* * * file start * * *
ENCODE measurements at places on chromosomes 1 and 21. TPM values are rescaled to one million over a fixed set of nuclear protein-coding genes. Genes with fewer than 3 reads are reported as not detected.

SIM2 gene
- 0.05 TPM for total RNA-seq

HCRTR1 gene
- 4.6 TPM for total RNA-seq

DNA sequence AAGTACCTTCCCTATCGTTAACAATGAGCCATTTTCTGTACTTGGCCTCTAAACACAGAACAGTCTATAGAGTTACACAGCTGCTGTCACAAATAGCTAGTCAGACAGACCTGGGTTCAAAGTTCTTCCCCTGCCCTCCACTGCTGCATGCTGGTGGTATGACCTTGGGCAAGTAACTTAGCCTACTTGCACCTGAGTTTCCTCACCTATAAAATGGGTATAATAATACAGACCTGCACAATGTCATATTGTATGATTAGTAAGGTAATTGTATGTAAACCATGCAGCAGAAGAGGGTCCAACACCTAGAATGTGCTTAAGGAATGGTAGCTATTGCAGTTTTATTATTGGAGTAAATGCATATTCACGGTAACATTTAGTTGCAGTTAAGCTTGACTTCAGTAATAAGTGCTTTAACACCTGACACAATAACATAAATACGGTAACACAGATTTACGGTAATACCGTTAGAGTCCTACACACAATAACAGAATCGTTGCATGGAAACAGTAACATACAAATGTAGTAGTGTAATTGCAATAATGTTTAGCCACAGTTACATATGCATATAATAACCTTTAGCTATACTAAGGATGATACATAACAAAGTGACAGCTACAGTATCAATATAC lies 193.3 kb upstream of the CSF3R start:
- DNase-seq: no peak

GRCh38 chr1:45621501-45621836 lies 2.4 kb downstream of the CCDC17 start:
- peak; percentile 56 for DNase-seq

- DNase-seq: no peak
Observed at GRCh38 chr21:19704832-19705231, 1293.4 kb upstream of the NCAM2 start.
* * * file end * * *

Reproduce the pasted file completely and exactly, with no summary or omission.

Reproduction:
ENCODE measurements at places on chromosomes 1 and 21. TPM values are rescaled to one million over a fixed set of nuclear protein-coding genes. Genes with fewer than 3 reads are reported as not detected.

SIM2 gene
- 0.05 TPM for total RNA-seq

HCRTR1 gene
- 4.6 TPM for total RNA-seq

DNA sequence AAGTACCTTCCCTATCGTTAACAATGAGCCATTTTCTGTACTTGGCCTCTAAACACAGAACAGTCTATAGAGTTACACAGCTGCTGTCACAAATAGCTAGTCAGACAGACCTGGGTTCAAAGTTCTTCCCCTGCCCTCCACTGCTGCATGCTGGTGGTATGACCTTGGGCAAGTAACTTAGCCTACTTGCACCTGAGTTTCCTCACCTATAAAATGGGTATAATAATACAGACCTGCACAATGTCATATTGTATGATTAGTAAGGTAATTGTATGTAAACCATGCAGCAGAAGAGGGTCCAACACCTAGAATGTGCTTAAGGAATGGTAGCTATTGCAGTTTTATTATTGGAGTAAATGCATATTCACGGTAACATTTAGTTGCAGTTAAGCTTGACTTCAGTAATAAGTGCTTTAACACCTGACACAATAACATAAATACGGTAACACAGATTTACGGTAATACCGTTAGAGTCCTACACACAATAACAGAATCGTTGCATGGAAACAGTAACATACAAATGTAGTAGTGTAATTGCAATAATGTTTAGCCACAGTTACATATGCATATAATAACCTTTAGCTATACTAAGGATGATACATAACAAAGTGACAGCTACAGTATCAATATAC lies 193.3 kb upstream of the CSF3R start:
- DNase-seq: no peak

GRCh38 chr1:45621501-45621836 lies 2.4 kb downstream of the CCDC17 start:
- peak; percentile 56 for DNase-seq

- DNase-seq: no peak
Observed at GRCh38 chr21:19704832-19705231, 1293.4 kb upstream of the NCAM2 start.